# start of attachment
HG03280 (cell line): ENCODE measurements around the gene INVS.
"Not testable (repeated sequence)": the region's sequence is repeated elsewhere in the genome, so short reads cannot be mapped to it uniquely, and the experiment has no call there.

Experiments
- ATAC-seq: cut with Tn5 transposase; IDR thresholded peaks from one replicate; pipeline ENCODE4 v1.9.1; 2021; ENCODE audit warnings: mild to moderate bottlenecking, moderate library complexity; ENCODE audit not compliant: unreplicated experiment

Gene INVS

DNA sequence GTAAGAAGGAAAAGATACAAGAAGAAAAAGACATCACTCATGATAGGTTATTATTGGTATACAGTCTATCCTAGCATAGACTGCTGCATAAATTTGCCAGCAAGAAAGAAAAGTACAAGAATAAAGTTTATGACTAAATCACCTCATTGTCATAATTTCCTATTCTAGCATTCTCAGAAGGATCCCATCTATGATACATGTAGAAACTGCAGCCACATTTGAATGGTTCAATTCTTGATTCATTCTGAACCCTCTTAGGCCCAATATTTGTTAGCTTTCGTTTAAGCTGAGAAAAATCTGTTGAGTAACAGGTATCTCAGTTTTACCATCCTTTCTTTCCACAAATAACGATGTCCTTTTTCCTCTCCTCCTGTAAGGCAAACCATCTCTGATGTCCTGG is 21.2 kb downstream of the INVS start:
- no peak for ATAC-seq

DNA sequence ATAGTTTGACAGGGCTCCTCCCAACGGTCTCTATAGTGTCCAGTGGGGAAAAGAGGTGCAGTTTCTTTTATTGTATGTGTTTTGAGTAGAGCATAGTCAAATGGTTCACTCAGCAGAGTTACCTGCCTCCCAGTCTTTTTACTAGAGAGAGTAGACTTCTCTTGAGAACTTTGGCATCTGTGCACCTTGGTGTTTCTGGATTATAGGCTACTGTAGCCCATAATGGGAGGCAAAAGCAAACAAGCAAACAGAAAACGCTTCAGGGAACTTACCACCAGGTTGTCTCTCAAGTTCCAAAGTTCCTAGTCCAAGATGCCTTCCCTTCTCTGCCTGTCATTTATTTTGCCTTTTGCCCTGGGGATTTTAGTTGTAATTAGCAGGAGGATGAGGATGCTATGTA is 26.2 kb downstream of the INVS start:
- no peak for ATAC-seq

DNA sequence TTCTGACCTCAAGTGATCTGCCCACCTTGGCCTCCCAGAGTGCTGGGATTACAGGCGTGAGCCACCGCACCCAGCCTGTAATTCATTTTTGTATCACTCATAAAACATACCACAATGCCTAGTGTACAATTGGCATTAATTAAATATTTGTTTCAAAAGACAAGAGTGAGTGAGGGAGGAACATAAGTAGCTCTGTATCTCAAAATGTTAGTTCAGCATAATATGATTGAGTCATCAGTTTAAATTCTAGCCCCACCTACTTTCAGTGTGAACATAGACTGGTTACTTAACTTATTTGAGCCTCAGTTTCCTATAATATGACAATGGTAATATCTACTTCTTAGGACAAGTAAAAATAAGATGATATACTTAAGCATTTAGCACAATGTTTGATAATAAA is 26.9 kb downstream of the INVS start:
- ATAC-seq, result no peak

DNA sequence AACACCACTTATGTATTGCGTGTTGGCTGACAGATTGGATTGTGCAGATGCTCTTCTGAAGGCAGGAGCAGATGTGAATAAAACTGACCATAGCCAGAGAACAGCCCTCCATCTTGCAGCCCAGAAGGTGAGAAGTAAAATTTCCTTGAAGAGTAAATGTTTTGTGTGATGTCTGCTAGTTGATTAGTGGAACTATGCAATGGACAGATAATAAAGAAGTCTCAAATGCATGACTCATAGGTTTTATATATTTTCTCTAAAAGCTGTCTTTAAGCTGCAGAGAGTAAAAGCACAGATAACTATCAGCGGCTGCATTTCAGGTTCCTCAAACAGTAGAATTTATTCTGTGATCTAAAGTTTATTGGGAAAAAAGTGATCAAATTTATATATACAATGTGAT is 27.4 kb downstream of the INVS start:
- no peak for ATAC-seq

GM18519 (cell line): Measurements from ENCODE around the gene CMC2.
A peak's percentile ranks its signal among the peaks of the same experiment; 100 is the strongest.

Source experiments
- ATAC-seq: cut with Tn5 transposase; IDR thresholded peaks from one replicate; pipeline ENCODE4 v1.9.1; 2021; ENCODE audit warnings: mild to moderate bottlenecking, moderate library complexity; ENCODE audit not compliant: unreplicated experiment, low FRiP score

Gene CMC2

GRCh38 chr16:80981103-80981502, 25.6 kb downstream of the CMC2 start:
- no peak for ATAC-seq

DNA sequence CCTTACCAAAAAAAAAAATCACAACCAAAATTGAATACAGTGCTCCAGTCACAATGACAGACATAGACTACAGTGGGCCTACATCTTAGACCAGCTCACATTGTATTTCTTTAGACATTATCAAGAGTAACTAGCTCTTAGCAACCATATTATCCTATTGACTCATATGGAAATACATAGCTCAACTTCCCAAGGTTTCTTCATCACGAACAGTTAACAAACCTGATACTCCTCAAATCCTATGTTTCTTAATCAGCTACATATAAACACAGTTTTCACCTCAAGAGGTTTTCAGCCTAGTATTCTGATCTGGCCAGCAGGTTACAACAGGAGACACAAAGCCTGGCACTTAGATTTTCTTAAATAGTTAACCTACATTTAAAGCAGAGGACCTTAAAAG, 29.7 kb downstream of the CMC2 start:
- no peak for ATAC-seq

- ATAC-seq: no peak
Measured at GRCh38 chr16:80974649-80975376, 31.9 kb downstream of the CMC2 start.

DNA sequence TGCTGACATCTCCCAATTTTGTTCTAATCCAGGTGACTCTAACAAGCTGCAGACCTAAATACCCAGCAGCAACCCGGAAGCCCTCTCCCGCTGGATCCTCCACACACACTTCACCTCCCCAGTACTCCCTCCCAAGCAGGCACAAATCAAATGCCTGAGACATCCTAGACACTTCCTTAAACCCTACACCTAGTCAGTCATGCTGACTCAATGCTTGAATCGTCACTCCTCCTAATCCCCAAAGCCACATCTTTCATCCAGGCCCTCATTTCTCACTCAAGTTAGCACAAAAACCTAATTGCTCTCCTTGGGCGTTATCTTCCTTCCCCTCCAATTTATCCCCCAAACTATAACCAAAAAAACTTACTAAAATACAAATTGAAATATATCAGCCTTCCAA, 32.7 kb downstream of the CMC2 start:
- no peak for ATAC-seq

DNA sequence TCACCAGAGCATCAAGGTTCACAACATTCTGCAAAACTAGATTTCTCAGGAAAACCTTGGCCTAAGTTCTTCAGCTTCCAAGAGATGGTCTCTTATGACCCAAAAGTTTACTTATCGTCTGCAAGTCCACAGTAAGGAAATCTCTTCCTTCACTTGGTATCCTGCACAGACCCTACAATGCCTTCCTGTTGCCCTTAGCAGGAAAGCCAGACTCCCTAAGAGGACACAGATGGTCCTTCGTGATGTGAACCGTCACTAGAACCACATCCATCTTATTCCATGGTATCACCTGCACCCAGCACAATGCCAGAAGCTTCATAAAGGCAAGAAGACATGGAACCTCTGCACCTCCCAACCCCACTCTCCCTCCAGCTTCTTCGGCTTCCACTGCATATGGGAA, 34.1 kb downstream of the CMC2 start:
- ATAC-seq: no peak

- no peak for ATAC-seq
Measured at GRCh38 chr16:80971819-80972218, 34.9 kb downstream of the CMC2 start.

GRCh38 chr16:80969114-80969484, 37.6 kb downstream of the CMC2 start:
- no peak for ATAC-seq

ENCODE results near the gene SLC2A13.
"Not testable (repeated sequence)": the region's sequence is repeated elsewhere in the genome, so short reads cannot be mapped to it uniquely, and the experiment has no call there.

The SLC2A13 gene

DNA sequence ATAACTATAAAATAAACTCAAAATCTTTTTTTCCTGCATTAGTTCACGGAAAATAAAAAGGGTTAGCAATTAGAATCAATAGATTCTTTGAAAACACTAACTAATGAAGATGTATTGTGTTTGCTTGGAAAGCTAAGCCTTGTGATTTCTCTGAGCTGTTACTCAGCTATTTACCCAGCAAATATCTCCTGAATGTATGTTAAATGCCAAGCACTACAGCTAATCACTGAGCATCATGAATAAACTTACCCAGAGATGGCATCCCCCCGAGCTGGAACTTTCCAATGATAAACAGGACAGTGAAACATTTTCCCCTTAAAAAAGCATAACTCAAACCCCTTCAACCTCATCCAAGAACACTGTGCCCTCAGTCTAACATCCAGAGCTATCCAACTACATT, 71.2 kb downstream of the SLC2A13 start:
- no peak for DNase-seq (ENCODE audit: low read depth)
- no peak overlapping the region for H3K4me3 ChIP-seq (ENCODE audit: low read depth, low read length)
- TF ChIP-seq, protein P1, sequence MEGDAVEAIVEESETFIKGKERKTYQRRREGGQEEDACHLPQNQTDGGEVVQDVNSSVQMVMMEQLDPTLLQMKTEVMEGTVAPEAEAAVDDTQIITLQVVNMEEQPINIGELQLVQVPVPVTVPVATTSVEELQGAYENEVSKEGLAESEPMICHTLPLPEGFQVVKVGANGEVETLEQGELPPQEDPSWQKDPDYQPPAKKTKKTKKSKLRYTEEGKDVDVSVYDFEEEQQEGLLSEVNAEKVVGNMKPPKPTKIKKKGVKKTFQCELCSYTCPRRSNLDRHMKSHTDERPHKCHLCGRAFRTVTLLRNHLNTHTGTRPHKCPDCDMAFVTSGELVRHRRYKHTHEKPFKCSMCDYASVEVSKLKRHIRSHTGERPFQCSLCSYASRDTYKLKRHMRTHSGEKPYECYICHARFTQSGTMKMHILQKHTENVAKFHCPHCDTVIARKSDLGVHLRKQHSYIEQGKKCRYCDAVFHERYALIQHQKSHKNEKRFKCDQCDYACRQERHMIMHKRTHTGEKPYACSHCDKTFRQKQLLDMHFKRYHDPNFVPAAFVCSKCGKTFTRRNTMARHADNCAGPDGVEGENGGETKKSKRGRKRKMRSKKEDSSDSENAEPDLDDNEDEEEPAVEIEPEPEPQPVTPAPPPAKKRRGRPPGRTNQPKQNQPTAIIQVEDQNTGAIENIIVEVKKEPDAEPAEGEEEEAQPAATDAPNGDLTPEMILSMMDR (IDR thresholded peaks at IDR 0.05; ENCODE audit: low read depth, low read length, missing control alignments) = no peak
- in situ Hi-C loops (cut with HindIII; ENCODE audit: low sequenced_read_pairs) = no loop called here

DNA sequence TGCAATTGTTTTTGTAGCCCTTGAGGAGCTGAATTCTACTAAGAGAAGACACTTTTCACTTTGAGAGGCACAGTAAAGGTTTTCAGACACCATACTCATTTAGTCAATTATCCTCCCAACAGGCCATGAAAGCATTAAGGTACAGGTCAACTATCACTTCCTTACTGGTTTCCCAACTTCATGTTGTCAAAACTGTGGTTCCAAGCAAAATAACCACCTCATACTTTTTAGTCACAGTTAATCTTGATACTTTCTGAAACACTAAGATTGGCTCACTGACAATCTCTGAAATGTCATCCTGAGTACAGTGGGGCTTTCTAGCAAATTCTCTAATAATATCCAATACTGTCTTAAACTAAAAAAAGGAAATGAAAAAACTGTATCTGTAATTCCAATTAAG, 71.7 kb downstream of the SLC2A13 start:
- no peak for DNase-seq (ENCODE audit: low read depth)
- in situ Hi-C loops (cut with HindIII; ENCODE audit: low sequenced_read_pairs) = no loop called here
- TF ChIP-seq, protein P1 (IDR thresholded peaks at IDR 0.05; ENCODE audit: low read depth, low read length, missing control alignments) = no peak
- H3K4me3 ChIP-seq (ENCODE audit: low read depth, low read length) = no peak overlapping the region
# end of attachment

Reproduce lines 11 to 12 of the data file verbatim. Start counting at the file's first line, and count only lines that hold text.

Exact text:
- ATAC-seq, result no peak

DNA sequence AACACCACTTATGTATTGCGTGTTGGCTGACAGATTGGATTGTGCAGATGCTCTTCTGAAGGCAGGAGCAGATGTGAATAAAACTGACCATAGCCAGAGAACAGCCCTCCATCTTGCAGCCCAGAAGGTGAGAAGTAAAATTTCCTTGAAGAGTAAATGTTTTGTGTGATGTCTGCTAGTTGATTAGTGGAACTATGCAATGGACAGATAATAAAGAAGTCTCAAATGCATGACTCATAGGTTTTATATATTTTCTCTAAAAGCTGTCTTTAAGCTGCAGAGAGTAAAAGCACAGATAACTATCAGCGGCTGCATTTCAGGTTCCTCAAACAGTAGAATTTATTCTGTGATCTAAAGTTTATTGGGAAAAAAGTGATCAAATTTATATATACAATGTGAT is 27.4 kb downstream of the INVS start: